Close Reading workshop with Black Artists and Modernism, courtesy of MIMA, photograph by Kingsley Hall
Our work with elders and their care-givers is really important to me. Through partnerships with social housing providers in the Tees Valley we connect artists with people living in residential care to develop creative programmes that are so joyful and that support social connectivity. Many groups have taken over the communal spaces where they live that are really well-equipped and often under-utilised by residents. The legacies of this programme have been incredible, with residents supported to set up constituted groups and gain funding to develop their own follow-on programmes.
Since 2017 we’ve worked with disability arts organisation DASH and with MAC and Wysing to develop a network of institutional support for Deaf and Disabled curators. It’s about supporting the development of creative people who haven’t had an opportunity to work on sustained projects with institutional resources and making space for their practices and voices through public programmes. It’s also about the institutions committing to anti-ableist approaches, learning and improving. The creative work that has come through this has been powerful and the learning has been intense and reciprocal. The network is about to grow and will support more disabled curators. I have loved working with others on this and found working with our associate curator Aidan Moesby incredibly insightful and valuable.
Fragile Earth, 2019, (Installation view), Image courtesy of MIMA, Photo Hynes Photography
Do you have a favourite exhibition/project/event that you have curated and if so, what makes it particularly special to you?
I have recently been feeling the deep loss of Donna Lynas, the late Director of Wysing Arts Centre, and as such have been reflecting on my time there. We did lots of unusual (understatement!) projects there and the wildest by far was the first Wysing music festival in 2010. I arrived just in time to support Donna and artist Andy Holden to realise the very ambitious festival of artist musicians playing across three stages, two of which were artworks in their own right. It was a scale of stress I’d never felt before, but ended with the most incredible feeling of elation as people experienced Wysing’s huge and rambling site and made new connections and friendships. The festival has continued ever since, taking many different forms, and I think it’s the perfect legacy of Donna’s visionary and ever-shifting artist-centred approach to running Wysing.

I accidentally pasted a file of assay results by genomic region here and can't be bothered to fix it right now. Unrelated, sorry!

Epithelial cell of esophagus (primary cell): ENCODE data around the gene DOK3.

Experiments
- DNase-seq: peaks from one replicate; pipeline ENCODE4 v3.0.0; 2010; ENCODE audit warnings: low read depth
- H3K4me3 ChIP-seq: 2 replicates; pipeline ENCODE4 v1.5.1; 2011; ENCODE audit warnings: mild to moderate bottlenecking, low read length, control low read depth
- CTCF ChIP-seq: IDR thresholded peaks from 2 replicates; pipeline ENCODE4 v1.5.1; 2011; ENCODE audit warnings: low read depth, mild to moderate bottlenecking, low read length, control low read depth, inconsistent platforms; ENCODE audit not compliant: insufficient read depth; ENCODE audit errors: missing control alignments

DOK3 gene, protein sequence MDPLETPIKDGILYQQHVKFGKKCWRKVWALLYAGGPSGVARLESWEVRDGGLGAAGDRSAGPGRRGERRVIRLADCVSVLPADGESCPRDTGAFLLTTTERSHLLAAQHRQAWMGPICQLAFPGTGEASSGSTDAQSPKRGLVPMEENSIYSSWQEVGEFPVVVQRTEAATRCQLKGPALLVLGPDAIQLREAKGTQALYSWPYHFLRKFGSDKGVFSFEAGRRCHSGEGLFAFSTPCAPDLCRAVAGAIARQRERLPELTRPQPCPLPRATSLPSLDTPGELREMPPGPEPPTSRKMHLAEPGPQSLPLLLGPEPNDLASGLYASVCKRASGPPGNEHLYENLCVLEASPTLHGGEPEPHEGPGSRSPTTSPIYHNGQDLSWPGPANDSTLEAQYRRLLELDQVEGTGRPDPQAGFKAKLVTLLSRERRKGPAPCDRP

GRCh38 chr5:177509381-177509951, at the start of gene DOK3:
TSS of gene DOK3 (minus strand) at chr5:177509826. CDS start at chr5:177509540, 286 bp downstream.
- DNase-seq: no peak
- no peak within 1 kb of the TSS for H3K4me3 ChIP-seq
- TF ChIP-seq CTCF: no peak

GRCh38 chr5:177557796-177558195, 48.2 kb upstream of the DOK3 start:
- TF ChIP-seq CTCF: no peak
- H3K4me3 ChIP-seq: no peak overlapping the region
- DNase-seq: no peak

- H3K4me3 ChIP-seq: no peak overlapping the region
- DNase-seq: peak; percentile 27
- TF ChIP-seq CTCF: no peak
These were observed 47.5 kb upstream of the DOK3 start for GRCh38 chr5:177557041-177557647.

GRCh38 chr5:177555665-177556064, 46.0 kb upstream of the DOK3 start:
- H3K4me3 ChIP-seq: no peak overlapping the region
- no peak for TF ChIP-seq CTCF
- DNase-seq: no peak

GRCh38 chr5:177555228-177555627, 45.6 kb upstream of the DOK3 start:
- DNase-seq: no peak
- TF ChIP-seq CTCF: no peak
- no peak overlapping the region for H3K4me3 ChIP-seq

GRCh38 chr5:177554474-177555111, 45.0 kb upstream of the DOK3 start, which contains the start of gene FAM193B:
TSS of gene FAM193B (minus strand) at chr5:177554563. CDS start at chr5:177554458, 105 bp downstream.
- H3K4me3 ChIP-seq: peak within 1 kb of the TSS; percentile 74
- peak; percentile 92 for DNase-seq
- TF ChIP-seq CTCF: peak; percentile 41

Working at Eastside Projects was another incredible adventure. Being there you are immersed in creative possibilities and I love how the gallery engages artists and thinks of the city as its material. Another project that meant a lot to me was Gowlett Peaks, a fleet of foot project I set up to present a series of solo shows and events above a pub in Peckham. The pub was run by an incredible duo – artist Flora Parrot and publican Jonny Henfrey– and I loved the feel of it. Running stuff above a pub is great fun and the audiences socialised and engaged with the work in a really comfortable relaxed way. It came at a really important time when I wanted to create more space for one-on-one conversations with artists.
The book I edited with others between 2016-18 fuelled my thinking and taught me a lot. It is a tome and the process was hard but having something like this behind me, and publishing the networks and conversations that are behind my work gave me confidence in what I do. I think of MIMA as a whole project in which everything is connected including the structures that underpin the creative work, so I won’t pull threads out of the tapestry here. It has been amazing to grow with the organisation and put down deep roots here that enable a different approach to time and a deeper set of reflections on the place.
The Constituent Museum: Constellations of Knowledge, Politics and Mediation: A Generator of Social Change (Hardback),
Authors/Editors: John Byrne, Elinor Morgan, November Paynter, Aida Sanchez de Serdio, Adela Zeleznik
What do you offer or provide artists in the curatorial or creative relationship?